Smallholders Insurance from Greenlands

Author Topic: Spray Marking Lambs  (Read 890 times)


  • Joined Apr 2018
Spray Marking Lambs
« on: April 12, 2021, 01:33:27 pm »
Does anyone else have difficulties when spraying numbers on the side of coloured lambs? We can't seem to find a spray that is resilient and retains its readability for more than a couple of weeks. We don't like tagging young lambs because of potential ear damage but we always have to re-mark them several times to keep the numbers visible. Any suggestions welcome? (PS we need to identify their mothers to confirm pedigree)


  • Joined Mar 2009
  • Stirlingshire, Central Scotland
Re: Spray Marking Lambs
« Reply #1 on: April 12, 2021, 01:48:27 pm »
We went through exactly the same thing, Samdunford, and for the same reason.

I even did a vaguely scientific test by painting a couple of lambs in all colours of the rainbow, to see what stayed best - answer: none of them really, though Nettex Promark was the longest lasting brand.

We now colour code tails or heads (the white bits on a Zwartbles), to buy us a couple of weeks, whereupon we put in Roxan Easytags. These are colour coded blue for a boy, white for a girl and orange for a wether. They are nice and small, and we haven't lost any or had any ripped ears. They just have a sequential number on them, so nothing fancy. We don't put them in at birth though, because we found that the extra weight made their ears droop for a few weeks (they did all recover, but it looked really sad).

"All fungi are edible. Some fungi are only edible once." -Terry Pratchett


  • Joined Oct 2010
Re: Spray Marking Lambs
« Reply #2 on: April 12, 2021, 02:54:04 pm »
I have never used numbers, but always colour coded. The ewe and lamb being marked the same, with one mark for a single eg single line or circle just above the tail, or midway along back, or just below the neck. The line could be vertical or horizontal. That gives you 9 different marks for a single, with one colour alone. Given the ewe is marked the same, you could then tell by looking at the ewe how many lambs she has, and by looking at the lamb, whether it should have any siblings with it.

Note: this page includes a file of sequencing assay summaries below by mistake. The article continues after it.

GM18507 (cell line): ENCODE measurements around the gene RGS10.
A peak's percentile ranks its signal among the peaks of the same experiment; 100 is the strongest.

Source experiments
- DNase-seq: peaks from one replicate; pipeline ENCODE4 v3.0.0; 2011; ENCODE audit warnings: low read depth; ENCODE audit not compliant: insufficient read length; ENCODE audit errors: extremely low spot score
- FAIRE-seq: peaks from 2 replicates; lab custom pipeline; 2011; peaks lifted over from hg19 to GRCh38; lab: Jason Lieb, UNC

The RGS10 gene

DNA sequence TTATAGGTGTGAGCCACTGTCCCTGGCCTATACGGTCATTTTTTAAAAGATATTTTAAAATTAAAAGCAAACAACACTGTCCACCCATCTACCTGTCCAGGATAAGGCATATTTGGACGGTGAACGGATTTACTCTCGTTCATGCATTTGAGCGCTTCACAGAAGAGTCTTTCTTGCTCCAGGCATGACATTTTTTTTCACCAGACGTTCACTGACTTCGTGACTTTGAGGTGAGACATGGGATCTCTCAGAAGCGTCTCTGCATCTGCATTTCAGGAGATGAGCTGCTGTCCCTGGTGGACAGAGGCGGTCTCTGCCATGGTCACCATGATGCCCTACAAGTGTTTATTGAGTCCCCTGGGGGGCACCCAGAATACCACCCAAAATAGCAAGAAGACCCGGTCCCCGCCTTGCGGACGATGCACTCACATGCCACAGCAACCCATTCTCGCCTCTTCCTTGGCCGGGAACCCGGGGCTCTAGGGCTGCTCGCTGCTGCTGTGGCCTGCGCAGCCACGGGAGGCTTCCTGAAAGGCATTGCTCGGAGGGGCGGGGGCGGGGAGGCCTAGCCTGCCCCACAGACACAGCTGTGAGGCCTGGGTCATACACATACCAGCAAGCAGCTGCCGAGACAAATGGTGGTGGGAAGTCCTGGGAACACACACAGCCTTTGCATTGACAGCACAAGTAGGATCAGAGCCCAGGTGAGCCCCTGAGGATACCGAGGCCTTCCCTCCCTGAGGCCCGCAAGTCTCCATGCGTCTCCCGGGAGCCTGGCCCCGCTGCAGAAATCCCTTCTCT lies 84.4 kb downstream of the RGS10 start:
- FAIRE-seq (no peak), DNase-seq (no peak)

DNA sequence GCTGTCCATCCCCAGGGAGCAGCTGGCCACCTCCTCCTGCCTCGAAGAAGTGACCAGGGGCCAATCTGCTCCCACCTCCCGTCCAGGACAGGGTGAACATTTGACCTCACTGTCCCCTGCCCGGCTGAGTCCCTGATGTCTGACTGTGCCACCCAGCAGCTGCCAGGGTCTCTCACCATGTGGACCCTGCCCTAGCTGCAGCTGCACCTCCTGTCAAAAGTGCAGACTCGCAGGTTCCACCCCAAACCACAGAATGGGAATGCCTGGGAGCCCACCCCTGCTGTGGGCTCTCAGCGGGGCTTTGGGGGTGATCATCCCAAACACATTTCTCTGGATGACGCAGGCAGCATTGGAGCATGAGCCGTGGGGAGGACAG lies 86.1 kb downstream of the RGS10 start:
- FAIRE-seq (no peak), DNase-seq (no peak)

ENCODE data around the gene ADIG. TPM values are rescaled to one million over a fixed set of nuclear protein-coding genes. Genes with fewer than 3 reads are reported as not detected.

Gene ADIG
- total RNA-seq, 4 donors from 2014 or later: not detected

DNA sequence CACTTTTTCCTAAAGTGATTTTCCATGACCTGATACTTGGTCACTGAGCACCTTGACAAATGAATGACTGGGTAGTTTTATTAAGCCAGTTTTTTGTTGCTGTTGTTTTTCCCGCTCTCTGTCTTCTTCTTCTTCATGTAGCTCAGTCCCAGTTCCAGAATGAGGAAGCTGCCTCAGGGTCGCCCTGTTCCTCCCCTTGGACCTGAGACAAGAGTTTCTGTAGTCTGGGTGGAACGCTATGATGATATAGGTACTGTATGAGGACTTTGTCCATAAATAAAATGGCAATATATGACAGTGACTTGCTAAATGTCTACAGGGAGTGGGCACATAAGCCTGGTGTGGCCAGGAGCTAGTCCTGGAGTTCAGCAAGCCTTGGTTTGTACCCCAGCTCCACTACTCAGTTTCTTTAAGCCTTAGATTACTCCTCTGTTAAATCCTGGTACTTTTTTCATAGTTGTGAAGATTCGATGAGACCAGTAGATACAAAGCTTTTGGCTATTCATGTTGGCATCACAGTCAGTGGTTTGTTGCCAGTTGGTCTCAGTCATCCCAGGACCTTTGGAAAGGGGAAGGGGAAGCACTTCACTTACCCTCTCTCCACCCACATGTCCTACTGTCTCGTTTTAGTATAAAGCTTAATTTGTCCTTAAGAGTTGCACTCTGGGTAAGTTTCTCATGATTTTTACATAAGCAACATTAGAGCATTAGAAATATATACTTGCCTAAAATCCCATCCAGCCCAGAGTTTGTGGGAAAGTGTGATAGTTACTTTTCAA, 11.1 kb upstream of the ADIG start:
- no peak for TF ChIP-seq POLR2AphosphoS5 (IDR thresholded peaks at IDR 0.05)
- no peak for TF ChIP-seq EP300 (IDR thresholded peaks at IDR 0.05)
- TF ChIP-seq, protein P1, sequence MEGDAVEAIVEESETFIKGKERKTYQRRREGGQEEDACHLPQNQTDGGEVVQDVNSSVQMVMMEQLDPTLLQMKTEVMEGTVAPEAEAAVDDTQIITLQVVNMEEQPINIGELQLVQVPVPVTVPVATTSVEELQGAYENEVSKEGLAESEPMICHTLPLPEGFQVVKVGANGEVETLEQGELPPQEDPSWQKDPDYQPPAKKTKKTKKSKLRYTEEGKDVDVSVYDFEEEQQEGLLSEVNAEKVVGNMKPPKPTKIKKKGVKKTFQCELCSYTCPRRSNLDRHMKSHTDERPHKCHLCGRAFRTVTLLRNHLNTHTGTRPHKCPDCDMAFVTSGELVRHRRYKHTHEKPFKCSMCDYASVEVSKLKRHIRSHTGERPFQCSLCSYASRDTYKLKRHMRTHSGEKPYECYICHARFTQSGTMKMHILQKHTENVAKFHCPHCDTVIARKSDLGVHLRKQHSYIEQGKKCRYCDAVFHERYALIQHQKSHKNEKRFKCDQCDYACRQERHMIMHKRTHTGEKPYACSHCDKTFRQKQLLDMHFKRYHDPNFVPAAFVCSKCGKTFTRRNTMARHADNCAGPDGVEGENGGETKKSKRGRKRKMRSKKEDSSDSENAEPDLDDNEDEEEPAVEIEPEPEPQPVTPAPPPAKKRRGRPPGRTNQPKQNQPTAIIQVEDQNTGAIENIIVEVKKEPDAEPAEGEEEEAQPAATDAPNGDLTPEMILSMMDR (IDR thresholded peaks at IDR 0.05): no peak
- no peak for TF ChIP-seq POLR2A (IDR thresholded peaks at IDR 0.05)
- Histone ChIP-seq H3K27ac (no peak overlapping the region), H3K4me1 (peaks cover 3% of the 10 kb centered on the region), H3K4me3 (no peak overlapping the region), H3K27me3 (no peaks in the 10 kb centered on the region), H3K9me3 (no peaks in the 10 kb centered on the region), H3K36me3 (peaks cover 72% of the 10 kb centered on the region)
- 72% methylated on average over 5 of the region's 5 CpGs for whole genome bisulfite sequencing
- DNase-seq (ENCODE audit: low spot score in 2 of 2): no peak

Twins would then be marked with 2 lines, or a line and a circle - a circle counting as a single mark, as it was done with one stroke. These could be all one colour or a combination of 2. The 2 lines could be parallel, (horizontal or vertical) or a cross,  and again in any one of 3 places along the body and the ewe marked the same. With say 4 colours the combination was virtually infinite, or should you still need more there are plenty more colours available.

Similarly with triplets - any combination of colours, lines and circles that made up a count of 3.

I found this much easier than trying to get a legible number on a wriggling lamb, and the colours lasted longer than the numbers remained discernible. I also found it easier as mentioned, to be able to instantly see how many lambs a ewe should have.
Rules are made:
  for the guidance of wise men
  and the obedience of fools.


  • Joined Apr 2012
Re: Spray Marking Lambs
« Reply #3 on: April 12, 2021, 06:52:36 pm »
What breed are your lambs ? I tag my lleyns (not the biggest lambs in the world, and their ears can be small) from a couple of days old and no bother with damaging ears. Much rather do it then than when the flies are out in summer and the lambs are bigger and quicker moving! I use shearwell set tags. Same reasons really I record weights from 4-6 weeks old and need to know parentage.


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